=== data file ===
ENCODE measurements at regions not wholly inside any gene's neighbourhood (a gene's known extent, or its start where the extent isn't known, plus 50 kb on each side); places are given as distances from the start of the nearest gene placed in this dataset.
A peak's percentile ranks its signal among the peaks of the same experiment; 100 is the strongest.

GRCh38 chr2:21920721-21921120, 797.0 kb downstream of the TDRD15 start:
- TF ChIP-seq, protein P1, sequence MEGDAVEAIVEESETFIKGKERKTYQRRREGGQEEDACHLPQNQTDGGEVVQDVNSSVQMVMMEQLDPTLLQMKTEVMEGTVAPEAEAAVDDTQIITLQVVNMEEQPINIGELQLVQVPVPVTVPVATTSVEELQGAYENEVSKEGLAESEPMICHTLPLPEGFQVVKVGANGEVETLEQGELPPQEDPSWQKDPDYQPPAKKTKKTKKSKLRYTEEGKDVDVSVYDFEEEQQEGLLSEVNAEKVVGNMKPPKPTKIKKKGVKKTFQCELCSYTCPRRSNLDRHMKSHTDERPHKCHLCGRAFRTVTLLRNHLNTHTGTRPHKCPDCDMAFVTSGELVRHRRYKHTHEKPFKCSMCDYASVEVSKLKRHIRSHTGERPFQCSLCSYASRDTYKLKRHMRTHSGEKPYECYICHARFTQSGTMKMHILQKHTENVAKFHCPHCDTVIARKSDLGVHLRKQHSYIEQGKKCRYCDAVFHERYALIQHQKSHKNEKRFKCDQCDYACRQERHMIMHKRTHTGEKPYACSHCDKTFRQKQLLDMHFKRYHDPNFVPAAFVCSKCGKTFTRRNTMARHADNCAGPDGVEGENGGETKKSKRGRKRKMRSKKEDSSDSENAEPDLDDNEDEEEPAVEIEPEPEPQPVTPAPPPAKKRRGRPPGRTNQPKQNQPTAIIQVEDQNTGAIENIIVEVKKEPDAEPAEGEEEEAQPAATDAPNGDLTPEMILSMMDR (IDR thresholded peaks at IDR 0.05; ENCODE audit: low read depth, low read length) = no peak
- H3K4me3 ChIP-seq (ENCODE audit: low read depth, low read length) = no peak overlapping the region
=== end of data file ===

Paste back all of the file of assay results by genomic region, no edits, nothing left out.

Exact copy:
ENCODE measurements at regions not wholly inside any gene's neighbourhood (a gene's known extent, or its start where the extent isn't known, plus 50 kb on each side); places are given as distances from the start of the nearest gene placed in this dataset.
A peak's percentile ranks its signal among the peaks of the same experiment; 100 is the strongest.

GRCh38 chr2:21920721-21921120, 797.0 kb downstream of the TDRD15 start:
- TF ChIP-seq, protein P1, sequence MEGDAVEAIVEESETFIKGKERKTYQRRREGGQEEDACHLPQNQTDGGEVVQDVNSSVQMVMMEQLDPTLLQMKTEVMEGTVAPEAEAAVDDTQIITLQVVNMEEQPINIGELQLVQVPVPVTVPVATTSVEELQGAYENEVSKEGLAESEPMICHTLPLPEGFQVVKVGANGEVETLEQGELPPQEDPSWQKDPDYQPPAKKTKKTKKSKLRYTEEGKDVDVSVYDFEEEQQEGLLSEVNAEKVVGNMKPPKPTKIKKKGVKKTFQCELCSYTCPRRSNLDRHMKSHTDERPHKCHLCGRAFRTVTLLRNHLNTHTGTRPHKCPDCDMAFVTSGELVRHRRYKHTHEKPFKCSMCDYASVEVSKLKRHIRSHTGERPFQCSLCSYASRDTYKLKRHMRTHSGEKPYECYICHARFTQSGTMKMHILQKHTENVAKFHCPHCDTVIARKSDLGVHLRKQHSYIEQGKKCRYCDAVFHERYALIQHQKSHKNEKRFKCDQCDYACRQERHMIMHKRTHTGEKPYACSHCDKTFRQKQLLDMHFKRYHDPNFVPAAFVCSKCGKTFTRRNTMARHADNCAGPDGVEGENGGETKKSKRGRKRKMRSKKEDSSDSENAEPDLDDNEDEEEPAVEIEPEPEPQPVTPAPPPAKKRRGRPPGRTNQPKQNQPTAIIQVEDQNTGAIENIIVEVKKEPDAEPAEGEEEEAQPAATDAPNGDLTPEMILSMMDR (IDR thresholded peaks at IDR 0.05; ENCODE audit: low read depth, low read length) = no peak
- H3K4me3 ChIP-seq (ENCODE audit: low read depth, low read length) = no peak overlapping the region